Automobile industry reacts to EU mobility package
Brussels, 31 May 2017 – The European Automobile Manufacturers’ Association (ACEA) welcomes today’s publication by the European Commission of its ‘Europe on the Move’ initiatives for clean, competitive and connected mobility. This communication recognises that road transport is the number one mode of transport in the EU. It also underlines once again the importance of the sector to jobs, growth and global competitiveness – key factors that should be taken into account when proposing future measures.
An important component of this agenda is reducing transport-related greenhouse gas emissions. Further reductions of CO2 from cars and vans beyond 2020 will be strongly dependent on increased sales of alternatively-powered vehicles. However, this will only be achievable with a higher level of investments in recharging and refuelling infrastructure. The Directive on Alternative Fuel Infrastructure has already set clear objectives for member states’ deployment of the relevant charging infrastructure, but unfortunately its implementation to date has been poor. ACEA therefore strongly supports the Commission’s intention to publish a much-needed European Action Plan on alternative fuels infrastructure, which will address market failures, propose follow-up actions and strategic recommendations, and create a new funding package.
ACEA also favours the possibility of differentiating road charging tolls for heavy-goods vehicles according to CO2 emission values, provided such differentiation is constructed to promote low emissions in real conditions of use and provides fair competition between vehicle segments. Any road charges that do not consider the real emissions of the complete heavy-goods vehicle combination (including tyres, weight and aerodynamics) would sub-optimise the fleet. However, ACEA members do not support the phasing out of the differentiation according to Euro emission-classes. Such differentiation is still very much required in order to speed up the renewal of the existing fleet. This is crucial, as by 2020 it is expected that only 18% of all heavy-duty vehicles registered in the EU will be Euro VI vehicles. In accordance with the principle of subsidiarity, ACEA believes that passenger cars should remain excluded from the scope of application of the proposal.
Regarding the vehicle access restrictions being introduced or considered in some cities, ACEA welcomes the Commission’s intention to provide guidance for cities on the access of vehicles to urban areas. Measures should ensure maximum harmonisation, simplicity, stability, integration and acceptability. They must be based on objective and fair criteria. In line with the principle of technological neutrality, compliance with the existing Euro emission standards should be the only criteria for access restrictions. This non-discriminatory approach ensures that investments made by consumers and operators are safeguarded.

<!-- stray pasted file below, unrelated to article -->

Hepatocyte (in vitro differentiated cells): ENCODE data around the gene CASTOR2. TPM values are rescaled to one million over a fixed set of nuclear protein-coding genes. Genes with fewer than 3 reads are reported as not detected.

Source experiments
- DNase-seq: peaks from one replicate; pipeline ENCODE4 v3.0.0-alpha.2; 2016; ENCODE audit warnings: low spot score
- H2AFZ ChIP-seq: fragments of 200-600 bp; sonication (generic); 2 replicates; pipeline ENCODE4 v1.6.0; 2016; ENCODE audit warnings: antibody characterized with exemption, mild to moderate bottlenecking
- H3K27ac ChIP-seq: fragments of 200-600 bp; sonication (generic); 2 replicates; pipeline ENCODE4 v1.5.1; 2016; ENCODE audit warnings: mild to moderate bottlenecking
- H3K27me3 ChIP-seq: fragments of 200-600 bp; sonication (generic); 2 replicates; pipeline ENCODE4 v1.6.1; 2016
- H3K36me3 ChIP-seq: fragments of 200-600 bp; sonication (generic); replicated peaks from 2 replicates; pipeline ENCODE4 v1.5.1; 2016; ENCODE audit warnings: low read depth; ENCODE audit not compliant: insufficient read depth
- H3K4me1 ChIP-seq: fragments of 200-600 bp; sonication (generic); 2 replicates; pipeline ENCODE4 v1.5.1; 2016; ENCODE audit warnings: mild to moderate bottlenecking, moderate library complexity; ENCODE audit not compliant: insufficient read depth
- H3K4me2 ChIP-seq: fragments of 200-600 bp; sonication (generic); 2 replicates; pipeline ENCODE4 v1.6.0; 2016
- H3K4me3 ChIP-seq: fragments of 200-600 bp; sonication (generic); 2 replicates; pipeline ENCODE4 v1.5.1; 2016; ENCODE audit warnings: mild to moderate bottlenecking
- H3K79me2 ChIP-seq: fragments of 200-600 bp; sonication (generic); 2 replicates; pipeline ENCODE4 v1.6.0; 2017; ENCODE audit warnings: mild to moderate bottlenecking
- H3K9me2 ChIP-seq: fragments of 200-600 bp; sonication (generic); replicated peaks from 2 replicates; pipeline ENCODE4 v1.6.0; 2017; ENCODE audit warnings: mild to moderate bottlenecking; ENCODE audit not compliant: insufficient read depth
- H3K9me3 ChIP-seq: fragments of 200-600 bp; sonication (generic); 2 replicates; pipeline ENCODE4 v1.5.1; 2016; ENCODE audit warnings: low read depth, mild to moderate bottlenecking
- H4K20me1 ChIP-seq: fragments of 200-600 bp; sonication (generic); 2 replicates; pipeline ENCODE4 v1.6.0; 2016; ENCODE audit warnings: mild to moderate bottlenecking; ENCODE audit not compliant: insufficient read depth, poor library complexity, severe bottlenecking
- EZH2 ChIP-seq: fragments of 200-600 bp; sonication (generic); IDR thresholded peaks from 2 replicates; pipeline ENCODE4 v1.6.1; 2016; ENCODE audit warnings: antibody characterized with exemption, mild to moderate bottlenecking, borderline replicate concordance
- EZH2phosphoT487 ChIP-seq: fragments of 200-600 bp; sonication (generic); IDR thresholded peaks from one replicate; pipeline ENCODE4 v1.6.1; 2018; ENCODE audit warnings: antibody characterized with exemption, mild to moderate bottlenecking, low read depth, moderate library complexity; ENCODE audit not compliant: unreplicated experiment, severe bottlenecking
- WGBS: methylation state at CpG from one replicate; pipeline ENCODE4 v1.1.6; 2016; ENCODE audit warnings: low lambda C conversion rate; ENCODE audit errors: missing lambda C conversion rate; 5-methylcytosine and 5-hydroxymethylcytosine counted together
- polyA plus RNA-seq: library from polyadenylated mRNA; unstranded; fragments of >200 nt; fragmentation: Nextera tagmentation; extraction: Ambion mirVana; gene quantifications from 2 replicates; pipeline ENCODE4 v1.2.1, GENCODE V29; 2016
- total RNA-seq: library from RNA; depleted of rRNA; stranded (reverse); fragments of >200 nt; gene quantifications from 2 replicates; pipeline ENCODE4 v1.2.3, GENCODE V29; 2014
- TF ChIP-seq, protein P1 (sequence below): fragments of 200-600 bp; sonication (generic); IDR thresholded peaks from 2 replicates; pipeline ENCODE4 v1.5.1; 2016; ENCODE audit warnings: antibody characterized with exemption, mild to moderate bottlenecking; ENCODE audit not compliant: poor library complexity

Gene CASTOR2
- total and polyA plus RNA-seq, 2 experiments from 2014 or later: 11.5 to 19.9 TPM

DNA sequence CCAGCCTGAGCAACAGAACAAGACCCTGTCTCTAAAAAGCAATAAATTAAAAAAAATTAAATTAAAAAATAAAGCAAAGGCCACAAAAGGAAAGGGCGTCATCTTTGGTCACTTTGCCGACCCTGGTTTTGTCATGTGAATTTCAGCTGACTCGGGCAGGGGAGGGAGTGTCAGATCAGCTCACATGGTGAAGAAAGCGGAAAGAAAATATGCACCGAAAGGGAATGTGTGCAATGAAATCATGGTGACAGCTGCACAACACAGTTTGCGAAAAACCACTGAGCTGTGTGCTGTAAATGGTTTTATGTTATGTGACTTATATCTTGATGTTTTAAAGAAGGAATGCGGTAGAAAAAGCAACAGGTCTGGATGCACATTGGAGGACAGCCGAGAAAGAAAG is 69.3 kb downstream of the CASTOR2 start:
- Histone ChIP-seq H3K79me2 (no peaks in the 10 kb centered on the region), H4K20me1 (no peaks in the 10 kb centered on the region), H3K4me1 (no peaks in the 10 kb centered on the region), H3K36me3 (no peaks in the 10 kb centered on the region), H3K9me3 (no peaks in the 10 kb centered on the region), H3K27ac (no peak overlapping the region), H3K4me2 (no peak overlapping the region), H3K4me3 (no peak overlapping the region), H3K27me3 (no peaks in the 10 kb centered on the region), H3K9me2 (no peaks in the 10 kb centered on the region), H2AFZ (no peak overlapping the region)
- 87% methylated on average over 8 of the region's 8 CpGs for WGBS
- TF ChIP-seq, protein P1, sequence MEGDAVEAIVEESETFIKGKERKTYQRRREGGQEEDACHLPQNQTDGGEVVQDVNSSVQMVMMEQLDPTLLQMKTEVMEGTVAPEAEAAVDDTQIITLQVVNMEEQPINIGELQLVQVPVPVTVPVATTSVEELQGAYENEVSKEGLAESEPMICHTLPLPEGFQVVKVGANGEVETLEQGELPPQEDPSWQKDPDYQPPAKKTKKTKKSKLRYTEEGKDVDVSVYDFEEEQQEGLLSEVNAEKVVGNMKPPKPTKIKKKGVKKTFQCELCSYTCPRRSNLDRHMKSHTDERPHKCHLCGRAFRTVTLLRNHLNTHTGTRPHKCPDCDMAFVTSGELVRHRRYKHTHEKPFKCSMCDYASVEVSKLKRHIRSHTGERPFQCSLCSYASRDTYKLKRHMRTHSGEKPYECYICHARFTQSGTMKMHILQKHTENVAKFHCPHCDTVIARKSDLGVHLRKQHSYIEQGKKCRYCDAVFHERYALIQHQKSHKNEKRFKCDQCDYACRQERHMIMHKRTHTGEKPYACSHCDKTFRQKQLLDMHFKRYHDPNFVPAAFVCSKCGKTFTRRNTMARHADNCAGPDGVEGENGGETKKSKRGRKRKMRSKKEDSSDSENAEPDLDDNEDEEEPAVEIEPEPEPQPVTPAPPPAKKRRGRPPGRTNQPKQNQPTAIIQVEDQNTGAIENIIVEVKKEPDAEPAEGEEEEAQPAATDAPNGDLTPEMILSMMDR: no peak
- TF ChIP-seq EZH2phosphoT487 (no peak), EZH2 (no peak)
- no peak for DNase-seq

Finally, the Commission recognises the importance of addressing the remaining regulatory obstacles to connected and automated driving. This is valued by the industry, as digitalisation has a strong potential to contribute to further CO2 reductions.
ACEA looks forward to working with all the relevant stakeholders to ensure a proper implementation of this agenda on the future of mobility in the EU.
- The European Automobile Manufacturers’ Association (ACEA) represents the 15 major Europe-based car, van, truck and bus makers: BMW Group, CNH Industrial, DAF Trucks, Daimler, Ferrari, Ford of Europe, Honda Motor Europe, Hyundai Motor Europe, Jaguar Land Rover, Renault Group, Stellantis, Toyota Motor Europe, Volkswagen Group, Volvo Cars, and Volvo Group.
- Visit www.acea.auto for more information about ACEA, and follow us on www.twitter.com/ACEA_auto or www.linkedin.com/company/ACEA/.
- Contact: Cara McLaughlin, Communications Director, email@example.com, +32 485 88 66 47.
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About the EU automobile industry
- 14.6 million Europeans work in the auto industry (directly and indirectly), accounting for 6.7% of all EU jobs.
- 11.5% of EU manufacturing jobs – some 3.7 million – are in the automotive sector.
- Motor vehicles are responsible for €398.4 billion of tax revenue for governments across key European markets.
- The automobile industry generates a trade surplus of €74 billion for the EU.
- The turnover generated by the auto industry represents more than 8% of the EU’s GDP.
- Investing €62 billion in R&D annually, the automotive sector is Europe’s largest private contributor to innovation, accounting for 33% of total EU spending.